Taradale Hills – Sugar Loaf, Dolbel Reserve and Otatara Pa Historic Reserve, Saturday 11 March 2023
Tramping in the Kawekas or Ruahines was out, due to flood damage and no road access, so we headed into the Taradale hills. We met at Church Road winery for an 8am start up Sugar Loaf (Pukekura), which is only 127m but probably the steepest of the three hills. Before we even started climbing, we could see evidence of a huge slip behind the winery concert area.
In parts, the track was muddy but nothing to what we are used to. Once at the trig, we admired the sweeping views of Napier and the Heretaunga Plains.
Down the other side, up the road and over the stile and onto Maggie’s Way. The limestone path had been seriously damaged by the torrential rain and at times there was little left to walk on. Our Gazzenia’s memorial seating area at the top was in a terrible state, overgrown and weedy. We will need to organise a working bee to tidy it up.
By now, it was fairly hot as we made our way down Puketapu Road. Ted showed us a shortcut to Dolbel Reserve which beats walking on the tar seal. Along this stretch of track following the stream, Ted pointed out a plaque in memory of four Japanese young people who were tragically killed on the Chesterhope bridge. Mr Google says they were from Taradale and the parents paid for cherry trees and natives to be planted in that area. This stretch of track is called Cherry Grove.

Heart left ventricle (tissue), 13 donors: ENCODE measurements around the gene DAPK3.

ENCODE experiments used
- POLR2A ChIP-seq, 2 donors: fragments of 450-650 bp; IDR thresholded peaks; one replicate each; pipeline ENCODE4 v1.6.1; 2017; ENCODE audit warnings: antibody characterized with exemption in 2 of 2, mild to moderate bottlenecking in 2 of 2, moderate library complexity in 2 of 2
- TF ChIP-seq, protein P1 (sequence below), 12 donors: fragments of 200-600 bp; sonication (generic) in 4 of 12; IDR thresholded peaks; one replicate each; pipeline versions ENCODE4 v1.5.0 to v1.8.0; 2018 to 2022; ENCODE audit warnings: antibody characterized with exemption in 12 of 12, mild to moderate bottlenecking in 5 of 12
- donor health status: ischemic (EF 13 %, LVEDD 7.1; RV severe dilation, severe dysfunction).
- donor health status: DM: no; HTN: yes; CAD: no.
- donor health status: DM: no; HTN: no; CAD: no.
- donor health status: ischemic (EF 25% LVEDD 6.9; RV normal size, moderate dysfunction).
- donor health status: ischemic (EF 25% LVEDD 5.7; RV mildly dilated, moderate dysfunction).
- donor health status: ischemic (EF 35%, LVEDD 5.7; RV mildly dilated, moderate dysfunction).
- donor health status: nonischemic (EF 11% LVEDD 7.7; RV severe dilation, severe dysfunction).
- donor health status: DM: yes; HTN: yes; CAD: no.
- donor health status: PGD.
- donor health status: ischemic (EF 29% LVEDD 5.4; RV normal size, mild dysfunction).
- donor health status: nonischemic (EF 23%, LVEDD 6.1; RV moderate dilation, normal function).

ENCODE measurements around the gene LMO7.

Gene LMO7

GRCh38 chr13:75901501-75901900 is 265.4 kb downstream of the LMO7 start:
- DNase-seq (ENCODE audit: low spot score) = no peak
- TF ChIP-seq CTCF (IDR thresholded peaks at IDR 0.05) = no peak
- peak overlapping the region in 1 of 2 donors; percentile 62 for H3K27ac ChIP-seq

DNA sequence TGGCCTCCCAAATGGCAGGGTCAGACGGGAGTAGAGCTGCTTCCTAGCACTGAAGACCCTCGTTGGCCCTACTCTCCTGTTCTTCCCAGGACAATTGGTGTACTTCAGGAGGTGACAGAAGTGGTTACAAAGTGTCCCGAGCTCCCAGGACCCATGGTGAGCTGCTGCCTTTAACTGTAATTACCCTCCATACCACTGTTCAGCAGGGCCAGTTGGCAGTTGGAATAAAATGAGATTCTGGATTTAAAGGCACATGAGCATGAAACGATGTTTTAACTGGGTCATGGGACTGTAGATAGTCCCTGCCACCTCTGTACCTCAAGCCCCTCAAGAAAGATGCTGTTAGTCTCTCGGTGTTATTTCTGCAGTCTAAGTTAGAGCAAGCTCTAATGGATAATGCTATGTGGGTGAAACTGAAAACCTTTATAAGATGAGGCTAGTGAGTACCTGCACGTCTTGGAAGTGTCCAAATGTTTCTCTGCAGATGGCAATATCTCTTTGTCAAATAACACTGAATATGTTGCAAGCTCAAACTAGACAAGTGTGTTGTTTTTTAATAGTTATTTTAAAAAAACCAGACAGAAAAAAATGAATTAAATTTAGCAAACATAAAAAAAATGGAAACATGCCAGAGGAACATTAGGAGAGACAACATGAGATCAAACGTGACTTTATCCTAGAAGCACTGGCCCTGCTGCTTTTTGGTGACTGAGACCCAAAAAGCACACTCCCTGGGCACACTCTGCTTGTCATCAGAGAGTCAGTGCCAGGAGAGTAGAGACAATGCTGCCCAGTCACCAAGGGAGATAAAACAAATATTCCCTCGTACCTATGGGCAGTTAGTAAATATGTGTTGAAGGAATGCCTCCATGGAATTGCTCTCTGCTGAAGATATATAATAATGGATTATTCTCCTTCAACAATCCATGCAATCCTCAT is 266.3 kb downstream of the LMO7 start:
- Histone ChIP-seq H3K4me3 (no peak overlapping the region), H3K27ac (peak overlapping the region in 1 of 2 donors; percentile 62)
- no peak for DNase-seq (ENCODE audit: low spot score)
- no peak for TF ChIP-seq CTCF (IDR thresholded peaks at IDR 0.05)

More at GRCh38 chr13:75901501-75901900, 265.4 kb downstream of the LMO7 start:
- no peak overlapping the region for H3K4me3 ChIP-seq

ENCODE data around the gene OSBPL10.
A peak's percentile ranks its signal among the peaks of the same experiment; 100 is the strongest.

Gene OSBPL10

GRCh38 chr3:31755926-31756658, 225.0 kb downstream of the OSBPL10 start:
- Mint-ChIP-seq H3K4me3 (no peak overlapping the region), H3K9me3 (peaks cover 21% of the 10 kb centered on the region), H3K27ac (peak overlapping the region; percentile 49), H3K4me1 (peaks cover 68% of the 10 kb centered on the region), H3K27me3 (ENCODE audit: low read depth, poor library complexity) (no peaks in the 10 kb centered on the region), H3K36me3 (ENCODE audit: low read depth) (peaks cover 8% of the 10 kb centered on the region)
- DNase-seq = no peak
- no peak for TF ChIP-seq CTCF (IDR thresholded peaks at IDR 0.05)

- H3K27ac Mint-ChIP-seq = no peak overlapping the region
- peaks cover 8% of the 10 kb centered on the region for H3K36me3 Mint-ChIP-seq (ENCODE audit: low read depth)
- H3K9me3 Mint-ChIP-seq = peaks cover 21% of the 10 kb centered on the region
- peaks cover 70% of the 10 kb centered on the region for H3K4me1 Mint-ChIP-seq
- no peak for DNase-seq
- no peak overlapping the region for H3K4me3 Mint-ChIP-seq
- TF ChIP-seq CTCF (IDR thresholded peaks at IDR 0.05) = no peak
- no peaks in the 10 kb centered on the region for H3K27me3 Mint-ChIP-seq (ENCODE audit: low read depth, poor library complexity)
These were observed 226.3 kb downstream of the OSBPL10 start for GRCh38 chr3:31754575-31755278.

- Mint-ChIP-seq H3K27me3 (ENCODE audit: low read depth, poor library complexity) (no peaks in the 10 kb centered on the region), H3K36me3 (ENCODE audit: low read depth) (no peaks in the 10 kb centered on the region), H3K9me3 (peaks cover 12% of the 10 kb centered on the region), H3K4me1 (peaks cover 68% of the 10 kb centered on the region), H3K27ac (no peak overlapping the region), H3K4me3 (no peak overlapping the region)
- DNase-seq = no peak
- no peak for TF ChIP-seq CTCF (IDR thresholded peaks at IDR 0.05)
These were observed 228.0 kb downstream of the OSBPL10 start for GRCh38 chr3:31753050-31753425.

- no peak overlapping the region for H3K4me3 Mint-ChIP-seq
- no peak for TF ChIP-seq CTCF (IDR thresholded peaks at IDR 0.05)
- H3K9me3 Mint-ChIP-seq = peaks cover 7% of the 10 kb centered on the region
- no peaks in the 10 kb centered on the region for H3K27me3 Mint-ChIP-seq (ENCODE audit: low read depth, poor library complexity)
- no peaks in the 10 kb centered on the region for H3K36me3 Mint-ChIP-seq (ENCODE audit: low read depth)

In fact, there are a number of memorial trees planted and donated by families of the deceased in Dolbel Reserve. I showed them Stitsy’s (Brian Stitson) plaque under a tree on the first climb.
It didn’t take long to reach the top, check on the housing development over the fence then head down towards the creek. Ted and Simon pointed out trees and bushes that they have planted and shared useful information as we walked. We especially thank our members Ted, Paul, Geoff, Simon and John Holschier for the extraordinary voluntary work they do on this reserve.
The track connection between Otatara Pa and Dolbel isn’t completed, so it was a little walk on the roads; up Churchill Drive admiring all the huge homes, a short limestone path following the road was most pleasant as it was bush and in shade.
At the top, and over another stile, we climbed a well-defined grassy track around to the top of Otatara Pa. There were many smaller slips from the top of each hill as reminders of the recent cyclone’s destruction. It was here that we took a longer break to take in the devastation caused by the Waiohiki Bridge collapse.
Then we retraced our steps, except for Ali who decided to continue down the hill. It had taken more than three hours by the time we hit the Taradale streets and the café was calling, so we continued walking back to the vehicles along Church Road rather than over the tops. Some of us met for a well-deserved hot or cold drink at Drop Shot.
It was a good opportunity to catch up and stretch the legs and, for a few people, it was their first time on one, two or three of the hills.
Walkers: Julian Phillips, Sue Gribble, Marie Deroles, Simon Hill, Ali Hollington, Margaret Palmer, Ted Angove, invited guest Wilmer and reporter Sue Martin